Common variants in breast cancer risk loci predispose to distinct tumor subtypes

kConFab/AOCS Investigators, NBCS Collaborators, ABCTB Investigators

Research output: Contribution to journalArticlepeer-review

Abstract

Background: Genome-wide association studies (GWAS) have identified multiple common breast cancer susceptibility variants. Many of these variants have differential associations by estrogen receptor (ER) status, but how these variants relate with other tumor features and intrinsic molecular subtypes is unclear. Methods: Among 106,571 invasive breast cancer cases and 95,762 controls of European ancestry with data on 173 breast cancer variants identified in previous GWAS, we used novel two-stage polytomous logistic regression models to evaluate variants in relation to multiple tumor features (ER, progesterone receptor (PR), human epidermal growth factor receptor 2 (HER2) and grade) adjusting for each other, and to intrinsic-like subtypes. Results: Eighty-five of 173 variants were associated with at least one tumor feature (false discovery rate < 5%), most commonly ER and grade, followed by PR and HER2. Models for intrinsic-like subtypes found nearly all of these variants (83 of 85) associated at p < 0.05 with risk for at least one luminal-like subtype, and approximately half (41 of 85) of the variants were associated with risk of at least one non-luminal subtype, including 32 variants associated with triple-negative (TN) disease. Ten variants were associated with risk of all subtypes in different magnitude. Five variants were associated with risk of luminal A-like and TN subtypes in opposite directions. Conclusion: This report demonstrates a high level of complexity in the etiology heterogeneity of breast cancer susceptibility variants and can inform investigations of subtype-specific risk prediction.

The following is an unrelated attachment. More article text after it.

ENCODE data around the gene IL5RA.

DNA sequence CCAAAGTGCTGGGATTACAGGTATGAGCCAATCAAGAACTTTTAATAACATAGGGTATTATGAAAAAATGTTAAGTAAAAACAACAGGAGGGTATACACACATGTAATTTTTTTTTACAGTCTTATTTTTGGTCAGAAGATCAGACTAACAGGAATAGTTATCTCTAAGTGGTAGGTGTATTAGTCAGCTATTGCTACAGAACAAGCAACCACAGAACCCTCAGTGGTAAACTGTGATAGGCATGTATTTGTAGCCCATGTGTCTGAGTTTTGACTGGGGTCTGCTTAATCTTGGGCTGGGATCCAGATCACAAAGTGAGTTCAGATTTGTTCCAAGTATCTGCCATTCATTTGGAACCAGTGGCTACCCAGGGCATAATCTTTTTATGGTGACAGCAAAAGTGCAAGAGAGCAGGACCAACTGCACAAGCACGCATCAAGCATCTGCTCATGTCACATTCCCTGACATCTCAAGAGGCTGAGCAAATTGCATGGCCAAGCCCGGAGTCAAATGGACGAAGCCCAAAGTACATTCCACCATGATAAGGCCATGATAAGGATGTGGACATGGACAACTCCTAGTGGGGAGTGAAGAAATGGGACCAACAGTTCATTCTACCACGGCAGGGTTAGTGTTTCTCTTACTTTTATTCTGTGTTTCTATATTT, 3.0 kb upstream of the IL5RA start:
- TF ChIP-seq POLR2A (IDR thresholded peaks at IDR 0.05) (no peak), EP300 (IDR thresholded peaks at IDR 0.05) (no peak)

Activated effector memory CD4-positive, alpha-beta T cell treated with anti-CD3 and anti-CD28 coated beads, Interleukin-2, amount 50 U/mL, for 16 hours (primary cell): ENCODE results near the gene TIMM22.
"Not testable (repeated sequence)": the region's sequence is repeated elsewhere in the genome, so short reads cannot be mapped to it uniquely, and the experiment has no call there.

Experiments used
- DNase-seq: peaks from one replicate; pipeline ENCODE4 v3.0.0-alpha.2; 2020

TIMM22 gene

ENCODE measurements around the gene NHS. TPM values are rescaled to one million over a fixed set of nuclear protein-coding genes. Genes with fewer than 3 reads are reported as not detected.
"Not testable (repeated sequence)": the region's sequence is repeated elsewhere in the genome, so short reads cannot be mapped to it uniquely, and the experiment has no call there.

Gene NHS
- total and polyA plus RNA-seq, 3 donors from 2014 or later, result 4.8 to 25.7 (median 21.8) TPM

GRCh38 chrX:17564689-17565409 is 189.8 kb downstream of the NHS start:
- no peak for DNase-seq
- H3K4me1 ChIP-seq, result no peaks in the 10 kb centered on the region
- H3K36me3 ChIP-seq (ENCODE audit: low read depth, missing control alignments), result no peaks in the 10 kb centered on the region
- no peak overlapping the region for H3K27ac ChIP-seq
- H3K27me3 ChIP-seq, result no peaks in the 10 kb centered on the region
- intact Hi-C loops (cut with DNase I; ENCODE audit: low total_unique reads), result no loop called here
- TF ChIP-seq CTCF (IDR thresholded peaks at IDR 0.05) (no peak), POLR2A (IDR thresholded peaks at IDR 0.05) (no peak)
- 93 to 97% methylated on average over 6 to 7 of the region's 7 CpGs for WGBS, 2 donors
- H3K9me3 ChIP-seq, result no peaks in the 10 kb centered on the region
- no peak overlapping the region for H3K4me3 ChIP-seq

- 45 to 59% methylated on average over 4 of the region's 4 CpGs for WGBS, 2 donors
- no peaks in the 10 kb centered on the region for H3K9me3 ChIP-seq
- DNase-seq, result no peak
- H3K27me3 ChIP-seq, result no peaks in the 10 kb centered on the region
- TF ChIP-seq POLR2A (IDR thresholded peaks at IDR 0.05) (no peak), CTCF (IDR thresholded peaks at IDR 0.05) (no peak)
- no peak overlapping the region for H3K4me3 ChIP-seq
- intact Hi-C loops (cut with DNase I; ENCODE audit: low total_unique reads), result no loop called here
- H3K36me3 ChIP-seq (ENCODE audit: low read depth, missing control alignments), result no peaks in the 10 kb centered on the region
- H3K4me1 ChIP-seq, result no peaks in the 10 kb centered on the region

Original languageEnglish (US)
Article number2
JournalBreast Cancer Research
Volume24
Issue number1
DOIs
StatePublished - Dec 2022

Keywords

  • Breast cancer
  • Common breast cancer susceptibility variants
  • Etiologic heterogeneity
  • Genetic predisposition

ASJC Scopus subject areas

  • Oncology
  • Cancer Research

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